From The Irish Times, May 6th, 2017
Every wine-producing country likes to boast about their long history but none can compare with that of Georgia, with the possible exception of its Caucasian neighbours. Claims vary, some suggesting 8,000 years, but certainly this is the genuine cradle of viticulture, with a culture going back millennia. The word wine may even be derived from the Georgian word “gvino”. It is argued that merchants travelling along the trade routes carried vine cuttings in their saddlebags to the eastern Mediterranean in order to have something to barter. The more romantic version has the vine being carried beneath the armour of every Georgian soldier, so that if he fell in battle, the vine would take root and grow. It was here that we humans discovered that grapes (from wild vines), stored in containers throughout the winter turned into wine. The Georgians began using qvevri (or kvevri), large clay vessels of various sizes, to ferment the grapes and then age the resulting wine. Uniquely, this form of winemaking remains a strong part of Georgian culture, despite the influence of the communist state. (Georgian wines were always the most highly prized in the Soviet Union, leading to rumours of counterfeit wines in recent years). Red wines made this way tend to be vaguely similar to our idea of wine, but white wines, made by fermenting and ageing juice, skins and pips together can be shockingly different, with a unique texture and tannic structure.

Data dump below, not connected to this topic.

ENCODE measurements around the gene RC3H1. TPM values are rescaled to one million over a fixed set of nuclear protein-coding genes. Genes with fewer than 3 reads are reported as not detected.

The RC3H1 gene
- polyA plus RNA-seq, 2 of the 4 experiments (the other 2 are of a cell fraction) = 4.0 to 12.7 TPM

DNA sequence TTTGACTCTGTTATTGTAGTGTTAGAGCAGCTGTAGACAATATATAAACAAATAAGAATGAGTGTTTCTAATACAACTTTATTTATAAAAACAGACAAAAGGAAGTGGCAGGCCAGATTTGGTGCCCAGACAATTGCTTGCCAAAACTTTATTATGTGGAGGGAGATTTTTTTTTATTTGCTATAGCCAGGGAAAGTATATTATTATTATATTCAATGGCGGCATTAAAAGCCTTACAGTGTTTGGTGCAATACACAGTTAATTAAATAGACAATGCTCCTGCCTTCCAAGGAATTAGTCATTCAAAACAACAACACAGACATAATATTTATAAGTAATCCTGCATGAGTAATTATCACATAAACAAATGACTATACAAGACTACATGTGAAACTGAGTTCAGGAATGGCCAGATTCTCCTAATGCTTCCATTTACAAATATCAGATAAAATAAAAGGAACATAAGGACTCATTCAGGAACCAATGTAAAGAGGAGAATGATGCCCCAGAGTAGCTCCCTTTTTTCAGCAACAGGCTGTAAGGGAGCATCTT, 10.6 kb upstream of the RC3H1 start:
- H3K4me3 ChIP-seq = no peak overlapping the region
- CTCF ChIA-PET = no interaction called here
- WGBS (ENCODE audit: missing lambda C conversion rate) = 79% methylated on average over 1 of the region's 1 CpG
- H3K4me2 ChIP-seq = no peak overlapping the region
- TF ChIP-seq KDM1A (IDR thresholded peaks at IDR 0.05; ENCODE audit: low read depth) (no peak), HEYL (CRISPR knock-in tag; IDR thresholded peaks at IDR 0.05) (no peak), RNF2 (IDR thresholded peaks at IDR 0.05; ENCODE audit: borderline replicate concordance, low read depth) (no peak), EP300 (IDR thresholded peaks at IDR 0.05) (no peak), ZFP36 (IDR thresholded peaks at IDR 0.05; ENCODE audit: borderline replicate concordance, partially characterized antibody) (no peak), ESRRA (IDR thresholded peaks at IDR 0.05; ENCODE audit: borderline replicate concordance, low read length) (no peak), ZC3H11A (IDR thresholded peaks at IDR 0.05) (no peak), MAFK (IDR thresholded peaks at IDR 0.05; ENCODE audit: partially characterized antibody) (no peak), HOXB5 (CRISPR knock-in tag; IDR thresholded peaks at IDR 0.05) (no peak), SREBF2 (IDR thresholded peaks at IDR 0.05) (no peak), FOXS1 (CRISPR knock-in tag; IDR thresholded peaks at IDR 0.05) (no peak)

There is conventional winemaking as well, usually still using Georgian grape varieties – the country has over 500 unique varieties. The vine and wine was and is a central part of Georgian religion and culture. and history. Apparently a lengthy multi-course meal, called a supra, is a traditional feast lasting many hours, led by a Tamada (a sort of toastmaster) who introduces topics, toasts and possibly even songs to accompany the food. Look out for Mixed Melodies, the Irish Georgian Youth Choir, for an introduction to the musical side.
Georgian wines have become hugely fashionable in London, New York and elsewhere, particularly those made in qvevri, largely thanks to the alternative “natural” wine movement. It is worth noting that some argue that the Georgians, with a couple of thousand years’ extra experience, tend to produce the finest orange (or as they say amber) wines. Our own choice so far is limited, although that may change following a large tasting held by the Georgian embassy in Dublin late last year. Anyone fortunate enough to travel to Georgia for a holiday should take a look at gwa.ge for information on wine tourism. If you want to remember two Georgian varieties, Rkatsiteli is one of the most common white grapes, and Saperavi a favourite red grape. Or simply enjoy a piece of history drinking any of the wines below.
Bargain wine: Tbilvino Rkatsiteli Qvevris JSC Tibilvino 2014, Kakheti Region, 12%, €15
An intriguing and very attractive wine: lightly nutty and spicy with orange peel and yellow fruits, medium-colour and racy acidity.
Stockists: Marks & Spencer.
Tbilvino Saperavi 2014, Khaketi Region, 13%, €19.50
A mainstream wine with smooth elegant, slightly earthy ripe red fruits. Enjoy with lamb.
Stockists: Terroirs, Donnybrook.
Shavkapito 2014, Pheasant’s Tears, Karteli, 13%, €25
Earthy tobacco and leather mingle with fresh damsons, ending with substantial tannins. Decant and enjoy with red meats.
Stockists: Baggot Street Wines, Green Man Wines, Le Caveau.
Tsitska 2014, Nikoladzeebis Marani, Nakhshirgele, 11%, €28.95
Lip-smacking savoury ginger spice and green apples. For the thrill seeker.
Stockists: Le Caveau, Green Man Wines.